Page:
Squirrels require large old trees which produce their favorite foods: acorns, hickory nuts, walnuts and Osage orange fruits. During the spring and summer when nuts are scarce, squirrels eat tree buds, fruits, berries and succulent green plant material. In the fall they are very busy collecting nuts and storing them for future use. Old mature trees are also necessary for nesting because squirrels prefer nesting in tree cavities, leaf-nests high in a tree or man-made den boxes.
Squirrels are active during the day. Most activity occurs in the early morning and late afternoon to early evening. Squirrels do not hibernate and are active year round. During late December through January and June through July, squirrels become very active and noisy as they prepare to mate.
Squirrels typically breed when they are one year old. Three to four blind and naked young are born in March/April and September after a 42- to 45-day gestation period. Newborn squirrels weigh about one-half ounce and open their eyes after about 32 days. Young begin exploring outside the nest when they are weaned at 10 to 12 weeks of age.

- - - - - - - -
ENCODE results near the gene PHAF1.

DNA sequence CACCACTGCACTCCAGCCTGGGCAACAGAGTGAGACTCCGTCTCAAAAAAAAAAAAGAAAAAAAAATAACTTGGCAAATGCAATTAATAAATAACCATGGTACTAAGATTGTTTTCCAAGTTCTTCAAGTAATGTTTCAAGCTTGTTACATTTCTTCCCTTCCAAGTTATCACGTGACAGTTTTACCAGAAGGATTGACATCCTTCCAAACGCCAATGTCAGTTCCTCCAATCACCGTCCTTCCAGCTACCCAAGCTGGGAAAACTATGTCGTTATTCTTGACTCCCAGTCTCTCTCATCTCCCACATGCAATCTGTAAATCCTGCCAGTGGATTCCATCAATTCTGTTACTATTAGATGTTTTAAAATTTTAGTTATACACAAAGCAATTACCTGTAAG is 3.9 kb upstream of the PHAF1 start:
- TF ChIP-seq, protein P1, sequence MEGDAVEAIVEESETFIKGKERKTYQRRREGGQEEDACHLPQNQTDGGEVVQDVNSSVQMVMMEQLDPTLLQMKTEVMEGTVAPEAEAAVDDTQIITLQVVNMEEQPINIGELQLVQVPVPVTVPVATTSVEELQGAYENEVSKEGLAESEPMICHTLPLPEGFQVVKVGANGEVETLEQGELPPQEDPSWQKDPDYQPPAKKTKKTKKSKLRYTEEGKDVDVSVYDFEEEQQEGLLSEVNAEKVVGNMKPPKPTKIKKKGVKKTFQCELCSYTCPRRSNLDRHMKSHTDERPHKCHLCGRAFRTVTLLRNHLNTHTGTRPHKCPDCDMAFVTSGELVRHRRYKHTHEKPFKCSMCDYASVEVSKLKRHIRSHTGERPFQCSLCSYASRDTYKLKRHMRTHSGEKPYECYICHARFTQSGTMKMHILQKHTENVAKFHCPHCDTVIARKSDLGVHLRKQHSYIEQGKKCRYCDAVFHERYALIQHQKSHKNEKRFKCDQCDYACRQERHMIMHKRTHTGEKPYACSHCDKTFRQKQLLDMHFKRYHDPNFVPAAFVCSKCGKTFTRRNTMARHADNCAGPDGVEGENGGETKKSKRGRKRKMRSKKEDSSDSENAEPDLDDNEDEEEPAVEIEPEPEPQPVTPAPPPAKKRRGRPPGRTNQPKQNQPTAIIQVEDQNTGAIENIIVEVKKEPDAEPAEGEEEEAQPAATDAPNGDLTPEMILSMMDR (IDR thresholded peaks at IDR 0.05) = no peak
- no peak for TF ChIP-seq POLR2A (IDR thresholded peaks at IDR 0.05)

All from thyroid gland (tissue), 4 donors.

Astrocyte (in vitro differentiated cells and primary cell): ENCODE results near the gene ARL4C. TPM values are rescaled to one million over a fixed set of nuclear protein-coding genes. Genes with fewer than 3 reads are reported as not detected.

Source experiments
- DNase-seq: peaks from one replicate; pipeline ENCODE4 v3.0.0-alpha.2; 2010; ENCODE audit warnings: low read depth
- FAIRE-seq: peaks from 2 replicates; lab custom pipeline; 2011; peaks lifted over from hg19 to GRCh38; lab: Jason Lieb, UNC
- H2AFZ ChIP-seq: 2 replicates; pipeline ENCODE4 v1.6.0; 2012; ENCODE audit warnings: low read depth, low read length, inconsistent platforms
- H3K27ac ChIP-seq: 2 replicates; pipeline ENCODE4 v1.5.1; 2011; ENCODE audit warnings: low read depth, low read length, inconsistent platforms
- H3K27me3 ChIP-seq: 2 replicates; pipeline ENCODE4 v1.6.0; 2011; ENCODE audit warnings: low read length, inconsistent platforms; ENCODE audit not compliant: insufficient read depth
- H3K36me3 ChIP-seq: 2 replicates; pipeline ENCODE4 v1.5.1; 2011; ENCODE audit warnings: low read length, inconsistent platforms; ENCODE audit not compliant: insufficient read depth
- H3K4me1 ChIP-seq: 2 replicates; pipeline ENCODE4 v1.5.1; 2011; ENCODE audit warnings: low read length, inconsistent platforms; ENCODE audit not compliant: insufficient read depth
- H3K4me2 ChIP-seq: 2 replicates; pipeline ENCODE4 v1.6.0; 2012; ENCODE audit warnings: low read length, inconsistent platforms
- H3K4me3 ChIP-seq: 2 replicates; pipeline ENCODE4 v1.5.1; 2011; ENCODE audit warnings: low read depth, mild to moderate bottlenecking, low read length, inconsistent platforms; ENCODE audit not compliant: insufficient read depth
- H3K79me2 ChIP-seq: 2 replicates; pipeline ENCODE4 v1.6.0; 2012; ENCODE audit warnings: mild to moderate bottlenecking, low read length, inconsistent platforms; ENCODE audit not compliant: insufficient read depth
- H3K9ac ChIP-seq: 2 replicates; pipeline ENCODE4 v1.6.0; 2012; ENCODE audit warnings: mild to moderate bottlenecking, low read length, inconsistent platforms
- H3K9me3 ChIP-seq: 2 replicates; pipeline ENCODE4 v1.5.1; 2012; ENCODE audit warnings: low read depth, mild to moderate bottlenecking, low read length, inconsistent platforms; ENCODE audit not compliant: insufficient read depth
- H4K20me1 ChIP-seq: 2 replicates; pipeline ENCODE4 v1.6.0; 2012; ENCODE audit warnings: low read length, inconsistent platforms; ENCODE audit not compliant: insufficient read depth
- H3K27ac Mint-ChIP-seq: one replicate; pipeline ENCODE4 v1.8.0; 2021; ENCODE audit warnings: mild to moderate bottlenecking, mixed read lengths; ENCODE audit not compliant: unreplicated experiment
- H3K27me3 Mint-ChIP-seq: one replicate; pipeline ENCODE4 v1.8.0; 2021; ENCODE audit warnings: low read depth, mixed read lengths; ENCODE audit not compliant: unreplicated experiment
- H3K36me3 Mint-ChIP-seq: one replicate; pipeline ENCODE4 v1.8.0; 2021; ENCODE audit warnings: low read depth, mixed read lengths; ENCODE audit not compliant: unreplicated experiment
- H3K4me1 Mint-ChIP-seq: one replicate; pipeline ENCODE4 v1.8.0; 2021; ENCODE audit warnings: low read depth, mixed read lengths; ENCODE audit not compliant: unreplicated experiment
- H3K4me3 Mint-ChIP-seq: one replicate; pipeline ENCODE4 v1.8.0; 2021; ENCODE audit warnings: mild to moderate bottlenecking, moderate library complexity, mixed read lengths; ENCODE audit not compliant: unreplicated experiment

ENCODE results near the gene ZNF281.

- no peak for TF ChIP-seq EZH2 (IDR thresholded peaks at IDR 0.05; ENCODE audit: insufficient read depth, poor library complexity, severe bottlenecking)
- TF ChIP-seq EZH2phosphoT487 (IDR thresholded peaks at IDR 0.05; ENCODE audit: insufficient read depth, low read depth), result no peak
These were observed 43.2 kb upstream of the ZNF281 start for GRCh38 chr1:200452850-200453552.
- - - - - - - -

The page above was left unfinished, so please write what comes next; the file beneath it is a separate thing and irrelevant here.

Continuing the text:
Home range and movements of squirrels vary widely. Most activity is concentrated within several acres although squirrels have been reported to range from 1 to 100 acres. One study reported squirrels traveled 50 miles during the fall in search of suitable habitat.
Squirrel populations periodically rise and fall and are intricately linked to the quantity and quality of available habitat. Like most small game species, squirrels have high reproductive and death rates. Normally more than 50% of the squirrels in a population die each year. Squirrels are a favorite food of many predators, including hawks, owls, snakes, foxes, house cats and dogs. Squirrels are also susceptible to a variety of parasites and diseases, including ticks, mange mites, fleas and internal parasites. Most squirrels in the wild never reach four years old.